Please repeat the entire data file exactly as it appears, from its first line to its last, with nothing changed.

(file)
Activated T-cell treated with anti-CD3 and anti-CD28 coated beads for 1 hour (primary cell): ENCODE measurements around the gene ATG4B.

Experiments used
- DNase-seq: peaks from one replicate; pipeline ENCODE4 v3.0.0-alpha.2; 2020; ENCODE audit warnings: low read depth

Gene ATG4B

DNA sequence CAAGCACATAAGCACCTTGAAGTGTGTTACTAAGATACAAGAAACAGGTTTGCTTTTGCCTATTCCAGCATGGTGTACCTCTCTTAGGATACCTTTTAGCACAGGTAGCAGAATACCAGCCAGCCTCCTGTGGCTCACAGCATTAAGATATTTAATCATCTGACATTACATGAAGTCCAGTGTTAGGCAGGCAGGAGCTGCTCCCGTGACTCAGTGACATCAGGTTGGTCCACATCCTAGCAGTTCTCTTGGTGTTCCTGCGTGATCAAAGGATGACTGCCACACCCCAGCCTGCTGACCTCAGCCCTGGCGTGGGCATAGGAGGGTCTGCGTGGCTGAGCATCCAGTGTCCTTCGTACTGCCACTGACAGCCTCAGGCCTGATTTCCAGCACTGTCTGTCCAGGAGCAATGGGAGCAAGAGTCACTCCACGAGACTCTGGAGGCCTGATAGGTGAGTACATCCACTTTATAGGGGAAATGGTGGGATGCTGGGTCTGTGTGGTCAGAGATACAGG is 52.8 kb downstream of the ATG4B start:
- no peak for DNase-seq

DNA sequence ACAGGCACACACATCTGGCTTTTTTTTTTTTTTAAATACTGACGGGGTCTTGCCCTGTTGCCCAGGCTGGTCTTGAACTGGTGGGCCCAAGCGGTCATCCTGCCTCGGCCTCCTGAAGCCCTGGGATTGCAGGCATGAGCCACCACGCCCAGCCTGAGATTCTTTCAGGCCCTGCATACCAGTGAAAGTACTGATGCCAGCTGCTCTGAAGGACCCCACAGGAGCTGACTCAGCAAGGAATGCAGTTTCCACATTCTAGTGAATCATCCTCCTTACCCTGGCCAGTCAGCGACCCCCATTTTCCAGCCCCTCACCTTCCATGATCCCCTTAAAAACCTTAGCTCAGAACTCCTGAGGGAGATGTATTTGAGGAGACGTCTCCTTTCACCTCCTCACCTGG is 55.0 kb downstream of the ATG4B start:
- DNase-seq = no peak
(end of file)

Activated T-cell treated with anti-CD3 and anti-CD28 coated beads for 1 hour (primary cell): ENCODE measurements around the gene ATG4B.

Experiments used
- DNase-seq: peaks from one replicate; pipeline ENCODE4 v3.0.0-alpha.2; 2020; ENCODE audit warnings: low read depth

Gene ATG4B

DNA sequence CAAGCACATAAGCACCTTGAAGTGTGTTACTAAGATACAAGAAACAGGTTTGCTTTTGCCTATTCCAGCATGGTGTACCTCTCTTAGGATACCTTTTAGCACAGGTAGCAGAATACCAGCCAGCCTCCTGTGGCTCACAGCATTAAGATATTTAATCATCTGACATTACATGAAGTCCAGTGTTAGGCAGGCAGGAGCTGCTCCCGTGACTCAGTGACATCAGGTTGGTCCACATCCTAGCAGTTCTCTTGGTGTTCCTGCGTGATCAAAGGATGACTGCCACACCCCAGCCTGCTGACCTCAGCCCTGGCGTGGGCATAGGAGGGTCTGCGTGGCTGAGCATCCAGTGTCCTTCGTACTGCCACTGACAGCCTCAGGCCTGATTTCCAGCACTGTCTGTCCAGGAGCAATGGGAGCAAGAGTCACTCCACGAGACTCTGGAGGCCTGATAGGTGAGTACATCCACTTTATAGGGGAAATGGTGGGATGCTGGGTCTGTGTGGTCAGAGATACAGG is 52.8 kb downstream of the ATG4B start:
- no peak for DNase-seq

DNA sequence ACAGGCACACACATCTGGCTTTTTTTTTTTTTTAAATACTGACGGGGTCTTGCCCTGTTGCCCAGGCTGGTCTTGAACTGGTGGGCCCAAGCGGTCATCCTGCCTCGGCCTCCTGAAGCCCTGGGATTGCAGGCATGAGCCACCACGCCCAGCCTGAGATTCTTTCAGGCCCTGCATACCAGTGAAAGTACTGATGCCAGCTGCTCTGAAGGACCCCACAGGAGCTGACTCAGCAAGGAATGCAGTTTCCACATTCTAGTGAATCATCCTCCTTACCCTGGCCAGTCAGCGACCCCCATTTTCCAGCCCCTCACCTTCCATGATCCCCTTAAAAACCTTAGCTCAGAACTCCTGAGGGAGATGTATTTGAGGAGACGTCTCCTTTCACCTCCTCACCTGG is 55.0 kb downstream of the ATG4B start:
- DNase-seq = no peak